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Plasma nitrite rather than nitrate reflects regional endothelial nitric oxide synthase activity but lacks intrinsic vasodilator action

Plasma nitrite rather than nitrate reflects regional endothelial nitric oxide synthase activity but lacks intrinsic vasodilator action
Plasma nitrite rather than nitrate reflects regional endothelial nitric oxide synthase activity but lacks intrinsic vasodilator action
The plasma level of NO(x), i.e., the sum of NO(2)- and NO(3)-, is frequently used to assess NO bioavailability in vivo. However, little is known about the kinetics of NO conversion to these metabolites under physiological conditions. Moreover, plasma nitrite recently has been proposed to represent a delivery source for intravascular NO. We therefore sought to investigate in humans whether changes in NO(x) concentration are a reliable marker for endothelial NO production and whether physiological concentrations of nitrite are vasoactive. NO(2)- and NO(3)- concentrations were measured in blood sampled from the antecubital vein and brachial artery of 24 healthy volunteers. No significant arterial-venous gradient was observed for either NO(2)- or NO(3)-. Endothelial NO synthase (eNOS) stimulation with acetylcholine (1-10 microg/min) dose-dependently augmented venous NO(2)- levels by maximally 71%. This effect was paralleled by an almost 4-fold increase in forearm blood flow (FBF), whereas an equieffective dose of papaverine produced no change in venous NO(2)-. Intraarterial infusion of NO(2)- had no effect on FBF. NOS inhibition (N(G)-monomethyl-l-arginine; 4-12 micromol/min) dose-dependently reduced basal NO(2)- and FBF and blunted acetylcholine-induced vasodilation and NO release by more than 80% and 90%, respectively. In contrast, venous NO(3)- and total NO(x) remained unchanged as did systemic arterial NO(2)- and NO(3)- levels during all these interventions. FBF and NO release showed a positive association (r = 0.85; P < 0.001). These results contradict the current paradigm that plasma NO(3)- and/or total NO(x) are generally useful markers of endogenous NO production and demonstrate that only NO(2)- reflects acute changes in regional eNOS activity. Our results further demonstrate that physiological levels of nitrite are vasodilator-inactive.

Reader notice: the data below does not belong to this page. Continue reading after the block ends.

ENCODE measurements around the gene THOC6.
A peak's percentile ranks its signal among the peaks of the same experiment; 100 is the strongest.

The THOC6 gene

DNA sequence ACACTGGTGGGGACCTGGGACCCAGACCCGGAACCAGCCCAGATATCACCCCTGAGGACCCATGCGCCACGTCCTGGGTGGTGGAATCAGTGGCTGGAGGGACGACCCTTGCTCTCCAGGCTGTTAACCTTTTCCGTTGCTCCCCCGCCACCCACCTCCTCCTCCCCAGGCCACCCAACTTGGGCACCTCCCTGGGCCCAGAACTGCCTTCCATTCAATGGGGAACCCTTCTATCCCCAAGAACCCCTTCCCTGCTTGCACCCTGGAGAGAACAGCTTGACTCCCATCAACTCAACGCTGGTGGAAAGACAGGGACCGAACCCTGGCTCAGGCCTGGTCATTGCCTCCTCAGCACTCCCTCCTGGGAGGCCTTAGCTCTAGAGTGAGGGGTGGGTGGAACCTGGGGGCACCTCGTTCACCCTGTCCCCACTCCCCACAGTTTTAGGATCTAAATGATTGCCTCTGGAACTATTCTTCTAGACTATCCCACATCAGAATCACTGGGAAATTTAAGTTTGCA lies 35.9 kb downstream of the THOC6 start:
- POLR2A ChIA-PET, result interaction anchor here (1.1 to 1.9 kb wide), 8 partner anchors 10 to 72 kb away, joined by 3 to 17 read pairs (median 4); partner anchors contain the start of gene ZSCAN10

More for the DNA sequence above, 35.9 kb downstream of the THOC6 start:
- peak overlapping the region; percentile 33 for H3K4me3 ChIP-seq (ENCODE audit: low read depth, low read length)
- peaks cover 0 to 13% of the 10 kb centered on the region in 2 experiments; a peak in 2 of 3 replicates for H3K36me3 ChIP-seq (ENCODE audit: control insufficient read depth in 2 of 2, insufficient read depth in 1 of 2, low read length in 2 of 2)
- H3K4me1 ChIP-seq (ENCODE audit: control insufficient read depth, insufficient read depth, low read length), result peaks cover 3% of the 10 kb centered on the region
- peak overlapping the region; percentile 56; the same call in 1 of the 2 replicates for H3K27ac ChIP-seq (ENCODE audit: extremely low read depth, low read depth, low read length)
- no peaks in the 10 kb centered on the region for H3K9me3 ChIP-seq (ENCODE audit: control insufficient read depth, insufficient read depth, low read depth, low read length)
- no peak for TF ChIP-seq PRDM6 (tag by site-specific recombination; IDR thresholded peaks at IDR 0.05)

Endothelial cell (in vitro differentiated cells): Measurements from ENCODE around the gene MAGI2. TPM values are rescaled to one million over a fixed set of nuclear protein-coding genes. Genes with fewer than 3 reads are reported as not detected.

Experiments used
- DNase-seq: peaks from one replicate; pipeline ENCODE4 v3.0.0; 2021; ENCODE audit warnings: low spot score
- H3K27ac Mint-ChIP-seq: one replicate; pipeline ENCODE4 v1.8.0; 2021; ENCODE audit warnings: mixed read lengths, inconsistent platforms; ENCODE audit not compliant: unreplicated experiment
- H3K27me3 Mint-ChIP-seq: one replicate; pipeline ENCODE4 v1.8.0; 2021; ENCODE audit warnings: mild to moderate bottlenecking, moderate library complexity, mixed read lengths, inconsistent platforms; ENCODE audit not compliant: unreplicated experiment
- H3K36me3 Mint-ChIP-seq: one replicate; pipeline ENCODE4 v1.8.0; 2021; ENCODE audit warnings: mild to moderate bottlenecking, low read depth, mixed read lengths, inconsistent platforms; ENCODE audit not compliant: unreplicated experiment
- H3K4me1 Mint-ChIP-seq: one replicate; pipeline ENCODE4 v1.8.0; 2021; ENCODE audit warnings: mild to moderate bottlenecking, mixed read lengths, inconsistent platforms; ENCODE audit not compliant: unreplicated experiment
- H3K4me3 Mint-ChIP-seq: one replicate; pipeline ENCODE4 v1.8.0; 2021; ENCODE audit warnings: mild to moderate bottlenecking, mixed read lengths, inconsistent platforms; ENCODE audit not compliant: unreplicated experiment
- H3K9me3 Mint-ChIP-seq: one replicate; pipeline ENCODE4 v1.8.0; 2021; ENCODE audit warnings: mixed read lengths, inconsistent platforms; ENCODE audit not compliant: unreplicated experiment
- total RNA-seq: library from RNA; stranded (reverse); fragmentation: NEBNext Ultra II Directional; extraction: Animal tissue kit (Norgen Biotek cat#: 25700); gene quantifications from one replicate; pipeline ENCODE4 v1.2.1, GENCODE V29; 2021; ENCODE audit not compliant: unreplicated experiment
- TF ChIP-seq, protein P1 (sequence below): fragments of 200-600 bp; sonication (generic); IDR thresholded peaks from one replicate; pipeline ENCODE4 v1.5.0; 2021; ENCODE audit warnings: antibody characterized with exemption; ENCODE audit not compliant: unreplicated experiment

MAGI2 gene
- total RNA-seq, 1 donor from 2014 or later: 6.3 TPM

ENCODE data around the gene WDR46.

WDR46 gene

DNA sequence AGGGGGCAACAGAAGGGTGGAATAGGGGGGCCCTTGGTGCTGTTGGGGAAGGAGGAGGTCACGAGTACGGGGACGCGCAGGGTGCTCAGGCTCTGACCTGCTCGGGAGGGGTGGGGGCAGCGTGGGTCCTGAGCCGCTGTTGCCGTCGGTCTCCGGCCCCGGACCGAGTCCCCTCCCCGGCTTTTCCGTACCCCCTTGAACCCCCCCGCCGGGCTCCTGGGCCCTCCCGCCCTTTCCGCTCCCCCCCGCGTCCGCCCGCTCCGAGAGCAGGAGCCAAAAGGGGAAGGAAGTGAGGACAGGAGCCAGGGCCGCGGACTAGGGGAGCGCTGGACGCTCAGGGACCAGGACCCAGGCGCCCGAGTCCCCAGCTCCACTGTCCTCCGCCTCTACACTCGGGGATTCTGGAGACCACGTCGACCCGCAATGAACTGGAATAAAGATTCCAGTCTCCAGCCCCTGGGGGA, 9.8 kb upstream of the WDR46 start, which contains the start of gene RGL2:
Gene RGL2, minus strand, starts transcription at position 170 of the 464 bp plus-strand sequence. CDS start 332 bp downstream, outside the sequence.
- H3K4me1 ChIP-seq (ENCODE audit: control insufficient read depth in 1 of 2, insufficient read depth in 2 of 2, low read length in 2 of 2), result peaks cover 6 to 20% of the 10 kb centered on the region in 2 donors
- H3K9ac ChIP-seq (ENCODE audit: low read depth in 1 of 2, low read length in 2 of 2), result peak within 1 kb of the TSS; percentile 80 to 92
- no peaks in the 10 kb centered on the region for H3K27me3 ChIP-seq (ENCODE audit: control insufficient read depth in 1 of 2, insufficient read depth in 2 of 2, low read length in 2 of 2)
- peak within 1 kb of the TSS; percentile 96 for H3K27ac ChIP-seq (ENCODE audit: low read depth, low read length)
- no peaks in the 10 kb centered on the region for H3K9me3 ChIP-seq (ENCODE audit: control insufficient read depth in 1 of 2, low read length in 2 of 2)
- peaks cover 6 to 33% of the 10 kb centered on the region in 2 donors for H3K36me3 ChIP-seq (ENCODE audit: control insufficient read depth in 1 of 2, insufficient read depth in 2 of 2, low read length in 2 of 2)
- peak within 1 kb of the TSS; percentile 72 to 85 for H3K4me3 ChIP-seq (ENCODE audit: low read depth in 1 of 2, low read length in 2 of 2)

endotheliu, blood flo, red blood cell, endothelial dysfunction
0027-8424
12814-12819
Lauer, Thomas
57e1e8b6-cfc8-40ac-a946-5ad6e3387477
Preik, Michael
59d2d820-b12d-4020-a3a2-b89c636a8ba3
Rassaf, Tienush
a820a375-219a-4fa2-ae10-e77f4b1eb37c
Strauer, Bodo E.
7343fe67-ccf3-4079-94a0-ea6238979951
Deussen, Andreas
cc66975e-8cf4-40fd-a531-bcf52af65dc2
Feelisch, Martin
8c1b9965-8614-4e85-b2c6-458a2e17eafd
Kelm, Malte
db2bb062-32d7-4b50-9f65-8ba89ffa5f42
Lauer, Thomas
57e1e8b6-cfc8-40ac-a946-5ad6e3387477
Preik, Michael
59d2d820-b12d-4020-a3a2-b89c636a8ba3
Rassaf, Tienush
a820a375-219a-4fa2-ae10-e77f4b1eb37c
Strauer, Bodo E.
7343fe67-ccf3-4079-94a0-ea6238979951
Deussen, Andreas
cc66975e-8cf4-40fd-a531-bcf52af65dc2